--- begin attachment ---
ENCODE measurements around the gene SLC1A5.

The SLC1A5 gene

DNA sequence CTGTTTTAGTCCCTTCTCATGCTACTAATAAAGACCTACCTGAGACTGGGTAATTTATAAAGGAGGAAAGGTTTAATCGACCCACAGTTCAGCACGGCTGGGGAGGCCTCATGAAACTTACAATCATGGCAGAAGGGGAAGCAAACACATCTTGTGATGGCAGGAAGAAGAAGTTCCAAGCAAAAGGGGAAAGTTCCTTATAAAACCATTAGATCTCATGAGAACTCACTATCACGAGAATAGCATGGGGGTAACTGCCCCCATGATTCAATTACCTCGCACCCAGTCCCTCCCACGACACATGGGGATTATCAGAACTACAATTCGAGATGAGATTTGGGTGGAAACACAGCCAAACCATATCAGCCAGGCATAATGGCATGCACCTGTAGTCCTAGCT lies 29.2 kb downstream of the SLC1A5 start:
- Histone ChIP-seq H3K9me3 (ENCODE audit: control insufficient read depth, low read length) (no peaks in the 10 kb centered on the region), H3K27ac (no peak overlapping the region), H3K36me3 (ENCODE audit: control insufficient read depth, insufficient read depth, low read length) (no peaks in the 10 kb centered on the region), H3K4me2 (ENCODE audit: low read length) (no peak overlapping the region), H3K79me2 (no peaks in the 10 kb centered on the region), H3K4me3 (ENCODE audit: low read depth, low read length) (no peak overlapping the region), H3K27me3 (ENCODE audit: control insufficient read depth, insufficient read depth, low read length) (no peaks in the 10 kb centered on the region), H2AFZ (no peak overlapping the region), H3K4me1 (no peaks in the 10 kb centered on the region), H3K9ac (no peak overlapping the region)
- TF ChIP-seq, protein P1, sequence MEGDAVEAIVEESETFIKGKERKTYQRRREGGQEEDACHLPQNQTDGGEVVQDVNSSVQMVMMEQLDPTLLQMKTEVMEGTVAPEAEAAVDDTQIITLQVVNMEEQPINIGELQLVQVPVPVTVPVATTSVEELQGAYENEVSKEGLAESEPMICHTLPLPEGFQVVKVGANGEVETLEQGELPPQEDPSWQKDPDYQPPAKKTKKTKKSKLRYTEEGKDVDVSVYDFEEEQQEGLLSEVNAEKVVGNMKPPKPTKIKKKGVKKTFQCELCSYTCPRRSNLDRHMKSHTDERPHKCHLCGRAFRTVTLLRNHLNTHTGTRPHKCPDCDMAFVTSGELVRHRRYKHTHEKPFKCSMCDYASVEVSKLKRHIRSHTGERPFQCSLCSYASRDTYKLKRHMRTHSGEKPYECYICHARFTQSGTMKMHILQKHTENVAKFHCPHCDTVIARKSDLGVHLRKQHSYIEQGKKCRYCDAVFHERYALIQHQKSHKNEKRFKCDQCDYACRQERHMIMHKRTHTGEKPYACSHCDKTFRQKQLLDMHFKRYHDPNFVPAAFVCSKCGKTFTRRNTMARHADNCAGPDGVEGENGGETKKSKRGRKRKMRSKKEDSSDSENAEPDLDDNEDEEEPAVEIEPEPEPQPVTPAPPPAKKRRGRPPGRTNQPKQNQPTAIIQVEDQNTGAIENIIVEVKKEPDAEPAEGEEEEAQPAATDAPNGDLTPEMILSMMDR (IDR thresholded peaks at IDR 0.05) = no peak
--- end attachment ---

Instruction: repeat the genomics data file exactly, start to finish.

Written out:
ENCODE measurements around the gene SLC1A5.

The SLC1A5 gene

DNA sequence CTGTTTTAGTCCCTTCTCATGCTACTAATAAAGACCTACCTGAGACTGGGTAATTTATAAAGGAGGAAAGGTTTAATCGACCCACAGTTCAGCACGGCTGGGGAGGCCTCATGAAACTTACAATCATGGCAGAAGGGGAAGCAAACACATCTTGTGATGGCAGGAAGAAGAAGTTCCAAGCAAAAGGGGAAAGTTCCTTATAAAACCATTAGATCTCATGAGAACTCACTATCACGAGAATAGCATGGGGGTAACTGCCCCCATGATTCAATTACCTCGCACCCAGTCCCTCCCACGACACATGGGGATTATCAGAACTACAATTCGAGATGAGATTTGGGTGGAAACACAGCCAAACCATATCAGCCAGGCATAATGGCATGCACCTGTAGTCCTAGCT lies 29.2 kb downstream of the SLC1A5 start:
- Histone ChIP-seq H3K9me3 (ENCODE audit: control insufficient read depth, low read length) (no peaks in the 10 kb centered on the region), H3K27ac (no peak overlapping the region), H3K36me3 (ENCODE audit: control insufficient read depth, insufficient read depth, low read length) (no peaks in the 10 kb centered on the region), H3K4me2 (ENCODE audit: low read length) (no peak overlapping the region), H3K79me2 (no peaks in the 10 kb centered on the region), H3K4me3 (ENCODE audit: low read depth, low read length) (no peak overlapping the region), H3K27me3 (ENCODE audit: control insufficient read depth, insufficient read depth, low read length) (no peaks in the 10 kb centered on the region), H2AFZ (no peak overlapping the region), H3K4me1 (no peaks in the 10 kb centered on the region), H3K9ac (no peak overlapping the region)
- TF ChIP-seq, protein P1, sequence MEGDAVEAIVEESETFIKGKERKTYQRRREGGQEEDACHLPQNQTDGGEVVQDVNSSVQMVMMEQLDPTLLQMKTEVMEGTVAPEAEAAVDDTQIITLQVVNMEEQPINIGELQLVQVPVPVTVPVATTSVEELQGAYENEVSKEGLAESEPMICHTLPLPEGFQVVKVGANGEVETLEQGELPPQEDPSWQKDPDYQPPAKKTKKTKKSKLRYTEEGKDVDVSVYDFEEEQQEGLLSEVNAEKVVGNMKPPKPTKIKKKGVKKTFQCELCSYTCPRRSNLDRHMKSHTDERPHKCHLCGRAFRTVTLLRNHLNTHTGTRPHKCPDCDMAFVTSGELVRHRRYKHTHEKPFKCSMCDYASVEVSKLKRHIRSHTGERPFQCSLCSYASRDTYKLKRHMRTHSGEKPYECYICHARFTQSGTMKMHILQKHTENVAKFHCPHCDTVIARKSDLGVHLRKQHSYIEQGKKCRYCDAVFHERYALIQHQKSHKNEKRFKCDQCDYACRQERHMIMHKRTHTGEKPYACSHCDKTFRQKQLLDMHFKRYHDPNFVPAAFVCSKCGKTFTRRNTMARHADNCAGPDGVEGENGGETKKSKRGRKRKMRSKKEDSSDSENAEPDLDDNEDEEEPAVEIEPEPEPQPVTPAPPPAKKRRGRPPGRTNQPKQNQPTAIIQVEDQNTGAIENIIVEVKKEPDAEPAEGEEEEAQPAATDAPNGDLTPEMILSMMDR (IDR thresholded peaks at IDR 0.05) = no peak